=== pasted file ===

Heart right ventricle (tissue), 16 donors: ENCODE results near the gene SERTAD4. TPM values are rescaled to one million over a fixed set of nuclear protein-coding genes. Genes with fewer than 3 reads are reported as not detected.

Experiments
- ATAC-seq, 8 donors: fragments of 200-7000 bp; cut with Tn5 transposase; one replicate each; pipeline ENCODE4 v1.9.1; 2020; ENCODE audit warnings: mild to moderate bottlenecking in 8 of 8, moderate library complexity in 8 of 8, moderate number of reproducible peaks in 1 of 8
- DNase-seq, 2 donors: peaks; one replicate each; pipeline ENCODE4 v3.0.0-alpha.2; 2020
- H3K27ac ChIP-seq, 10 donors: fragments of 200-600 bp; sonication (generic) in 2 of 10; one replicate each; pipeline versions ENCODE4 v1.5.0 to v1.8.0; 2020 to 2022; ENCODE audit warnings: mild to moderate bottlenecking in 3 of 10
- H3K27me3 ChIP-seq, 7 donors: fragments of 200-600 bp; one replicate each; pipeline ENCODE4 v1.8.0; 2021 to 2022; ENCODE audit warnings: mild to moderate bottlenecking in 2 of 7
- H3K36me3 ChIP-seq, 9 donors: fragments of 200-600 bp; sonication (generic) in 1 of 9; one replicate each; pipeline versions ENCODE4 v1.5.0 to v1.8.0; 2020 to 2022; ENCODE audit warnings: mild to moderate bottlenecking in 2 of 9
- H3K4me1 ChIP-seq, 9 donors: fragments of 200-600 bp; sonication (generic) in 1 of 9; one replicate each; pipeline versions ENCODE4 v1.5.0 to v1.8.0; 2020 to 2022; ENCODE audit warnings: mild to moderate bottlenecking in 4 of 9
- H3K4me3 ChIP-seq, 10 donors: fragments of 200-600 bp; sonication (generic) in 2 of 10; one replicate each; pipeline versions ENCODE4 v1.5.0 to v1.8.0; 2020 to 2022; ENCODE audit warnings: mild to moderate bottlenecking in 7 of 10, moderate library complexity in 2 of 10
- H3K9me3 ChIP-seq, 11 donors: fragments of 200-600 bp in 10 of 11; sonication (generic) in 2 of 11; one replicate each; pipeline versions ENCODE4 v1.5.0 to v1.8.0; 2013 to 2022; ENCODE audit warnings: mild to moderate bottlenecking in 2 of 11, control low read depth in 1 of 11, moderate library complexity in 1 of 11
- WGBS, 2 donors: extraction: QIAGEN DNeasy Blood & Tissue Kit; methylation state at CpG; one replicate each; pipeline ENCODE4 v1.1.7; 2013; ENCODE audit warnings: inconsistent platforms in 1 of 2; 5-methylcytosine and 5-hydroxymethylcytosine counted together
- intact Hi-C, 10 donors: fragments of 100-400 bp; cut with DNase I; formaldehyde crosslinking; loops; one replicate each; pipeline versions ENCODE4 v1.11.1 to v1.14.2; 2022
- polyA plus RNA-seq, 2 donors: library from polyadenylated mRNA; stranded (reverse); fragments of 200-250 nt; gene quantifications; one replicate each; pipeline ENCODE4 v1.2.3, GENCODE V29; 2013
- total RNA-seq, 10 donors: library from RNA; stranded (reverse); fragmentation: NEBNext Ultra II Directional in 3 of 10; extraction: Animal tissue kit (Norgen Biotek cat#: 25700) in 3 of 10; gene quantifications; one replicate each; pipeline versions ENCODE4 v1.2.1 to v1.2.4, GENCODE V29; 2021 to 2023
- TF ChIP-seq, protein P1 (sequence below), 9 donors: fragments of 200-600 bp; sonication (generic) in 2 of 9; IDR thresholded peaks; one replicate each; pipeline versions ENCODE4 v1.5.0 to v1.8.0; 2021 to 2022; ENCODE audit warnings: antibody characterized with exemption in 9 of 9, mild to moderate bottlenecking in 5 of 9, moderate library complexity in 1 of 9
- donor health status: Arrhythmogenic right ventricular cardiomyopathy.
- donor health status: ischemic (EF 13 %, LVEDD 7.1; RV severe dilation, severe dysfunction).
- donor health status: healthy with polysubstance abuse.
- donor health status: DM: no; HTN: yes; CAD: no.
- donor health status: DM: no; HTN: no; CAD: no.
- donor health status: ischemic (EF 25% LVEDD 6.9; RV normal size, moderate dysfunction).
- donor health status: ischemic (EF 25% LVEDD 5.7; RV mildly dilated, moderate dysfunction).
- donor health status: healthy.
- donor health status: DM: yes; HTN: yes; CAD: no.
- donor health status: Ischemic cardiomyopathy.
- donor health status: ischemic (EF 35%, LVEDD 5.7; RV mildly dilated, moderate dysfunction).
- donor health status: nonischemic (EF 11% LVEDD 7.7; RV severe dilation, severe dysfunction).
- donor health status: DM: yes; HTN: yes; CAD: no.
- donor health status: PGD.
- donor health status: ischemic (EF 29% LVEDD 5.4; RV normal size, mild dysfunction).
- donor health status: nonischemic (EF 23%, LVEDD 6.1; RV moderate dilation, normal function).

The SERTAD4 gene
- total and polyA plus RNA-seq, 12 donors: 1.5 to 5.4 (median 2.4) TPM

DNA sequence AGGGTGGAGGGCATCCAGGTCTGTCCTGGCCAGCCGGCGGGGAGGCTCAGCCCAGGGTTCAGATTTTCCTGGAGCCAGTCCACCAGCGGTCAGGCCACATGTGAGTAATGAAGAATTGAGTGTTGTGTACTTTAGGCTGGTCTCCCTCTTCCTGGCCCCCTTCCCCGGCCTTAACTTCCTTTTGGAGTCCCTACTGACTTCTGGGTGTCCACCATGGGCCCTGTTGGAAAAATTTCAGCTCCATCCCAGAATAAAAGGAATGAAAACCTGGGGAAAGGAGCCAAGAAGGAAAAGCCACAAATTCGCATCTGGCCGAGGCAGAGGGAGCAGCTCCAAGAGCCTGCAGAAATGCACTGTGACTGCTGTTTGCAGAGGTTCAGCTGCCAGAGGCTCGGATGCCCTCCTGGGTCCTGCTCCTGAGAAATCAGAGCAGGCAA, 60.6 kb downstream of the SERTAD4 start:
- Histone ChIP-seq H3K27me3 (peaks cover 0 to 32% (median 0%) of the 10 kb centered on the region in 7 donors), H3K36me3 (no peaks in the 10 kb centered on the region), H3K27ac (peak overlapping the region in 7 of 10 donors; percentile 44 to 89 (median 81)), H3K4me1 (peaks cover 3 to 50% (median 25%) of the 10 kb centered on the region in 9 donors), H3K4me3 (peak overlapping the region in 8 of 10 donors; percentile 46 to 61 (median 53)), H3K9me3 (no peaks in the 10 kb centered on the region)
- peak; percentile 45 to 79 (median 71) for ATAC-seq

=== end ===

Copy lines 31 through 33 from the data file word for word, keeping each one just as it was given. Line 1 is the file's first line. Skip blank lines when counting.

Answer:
- donor health status: nonischemic (EF 23%, LVEDD 6.1; RV moderate dilation, normal function).

The SERTAD4 gene
- total and polyA plus RNA-seq, 12 donors: 1.5 to 5.4 (median 2.4) TPM